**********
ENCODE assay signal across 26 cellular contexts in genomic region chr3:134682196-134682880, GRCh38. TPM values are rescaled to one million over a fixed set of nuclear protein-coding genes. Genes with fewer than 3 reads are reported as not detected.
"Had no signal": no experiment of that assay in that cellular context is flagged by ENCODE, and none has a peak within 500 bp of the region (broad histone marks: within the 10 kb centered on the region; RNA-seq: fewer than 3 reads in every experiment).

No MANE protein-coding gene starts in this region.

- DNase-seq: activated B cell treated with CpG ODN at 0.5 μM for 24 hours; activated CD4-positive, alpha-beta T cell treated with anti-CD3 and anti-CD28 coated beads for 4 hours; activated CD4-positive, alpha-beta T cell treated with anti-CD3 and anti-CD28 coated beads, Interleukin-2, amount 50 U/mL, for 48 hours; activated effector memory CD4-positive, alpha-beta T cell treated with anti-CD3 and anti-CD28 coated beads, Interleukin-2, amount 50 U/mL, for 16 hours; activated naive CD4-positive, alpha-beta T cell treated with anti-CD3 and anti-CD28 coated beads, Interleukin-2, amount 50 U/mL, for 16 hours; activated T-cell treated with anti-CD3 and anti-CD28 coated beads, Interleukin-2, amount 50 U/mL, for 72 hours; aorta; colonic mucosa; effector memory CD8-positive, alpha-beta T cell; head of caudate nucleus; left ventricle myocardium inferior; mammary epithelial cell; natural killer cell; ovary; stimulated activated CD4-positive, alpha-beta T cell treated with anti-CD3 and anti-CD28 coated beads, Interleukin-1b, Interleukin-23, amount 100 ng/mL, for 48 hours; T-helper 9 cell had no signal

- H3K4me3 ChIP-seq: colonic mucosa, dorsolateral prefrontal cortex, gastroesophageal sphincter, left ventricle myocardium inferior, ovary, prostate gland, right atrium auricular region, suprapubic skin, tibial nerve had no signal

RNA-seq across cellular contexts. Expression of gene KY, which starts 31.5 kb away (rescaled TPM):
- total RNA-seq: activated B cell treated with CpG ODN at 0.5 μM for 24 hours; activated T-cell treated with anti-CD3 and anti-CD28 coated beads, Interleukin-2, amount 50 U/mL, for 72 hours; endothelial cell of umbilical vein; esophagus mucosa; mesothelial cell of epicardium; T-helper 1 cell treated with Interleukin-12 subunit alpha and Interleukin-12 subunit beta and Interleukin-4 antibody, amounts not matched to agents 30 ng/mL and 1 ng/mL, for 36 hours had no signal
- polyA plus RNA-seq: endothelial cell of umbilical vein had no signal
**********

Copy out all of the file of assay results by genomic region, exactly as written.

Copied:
ENCODE assay signal across 26 cellular contexts in genomic region chr3:134682196-134682880, GRCh38. TPM values are rescaled to one million over a fixed set of nuclear protein-coding genes. Genes with fewer than 3 reads are reported as not detected.
"Had no signal": no experiment of that assay in that cellular context is flagged by ENCODE, and none has a peak within 500 bp of the region (broad histone marks: within the 10 kb centered on the region; RNA-seq: fewer than 3 reads in every experiment).

No MANE protein-coding gene starts in this region.

- DNase-seq: activated B cell treated with CpG ODN at 0.5 μM for 24 hours; activated CD4-positive, alpha-beta T cell treated with anti-CD3 and anti-CD28 coated beads for 4 hours; activated CD4-positive, alpha-beta T cell treated with anti-CD3 and anti-CD28 coated beads, Interleukin-2, amount 50 U/mL, for 48 hours; activated effector memory CD4-positive, alpha-beta T cell treated with anti-CD3 and anti-CD28 coated beads, Interleukin-2, amount 50 U/mL, for 16 hours; activated naive CD4-positive, alpha-beta T cell treated with anti-CD3 and anti-CD28 coated beads, Interleukin-2, amount 50 U/mL, for 16 hours; activated T-cell treated with anti-CD3 and anti-CD28 coated beads, Interleukin-2, amount 50 U/mL, for 72 hours; aorta; colonic mucosa; effector memory CD8-positive, alpha-beta T cell; head of caudate nucleus; left ventricle myocardium inferior; mammary epithelial cell; natural killer cell; ovary; stimulated activated CD4-positive, alpha-beta T cell treated with anti-CD3 and anti-CD28 coated beads, Interleukin-1b, Interleukin-23, amount 100 ng/mL, for 48 hours; T-helper 9 cell had no signal

- H3K4me3 ChIP-seq: colonic mucosa, dorsolateral prefrontal cortex, gastroesophageal sphincter, left ventricle myocardium inferior, ovary, prostate gland, right atrium auricular region, suprapubic skin, tibial nerve had no signal

RNA-seq across cellular contexts. Expression of gene KY, which starts 31.5 kb away (rescaled TPM):
- total RNA-seq: activated B cell treated with CpG ODN at 0.5 μM for 24 hours; activated T-cell treated with anti-CD3 and anti-CD28 coated beads, Interleukin-2, amount 50 U/mL, for 72 hours; endothelial cell of umbilical vein; esophagus mucosa; mesothelial cell of epicardium; T-helper 1 cell treated with Interleukin-12 subunit alpha and Interleukin-12 subunit beta and Interleukin-4 antibody, amounts not matched to agents 30 ng/mL and 1 ng/mL, for 36 hours had no signal
- polyA plus RNA-seq: endothelial cell of umbilical vein had no signal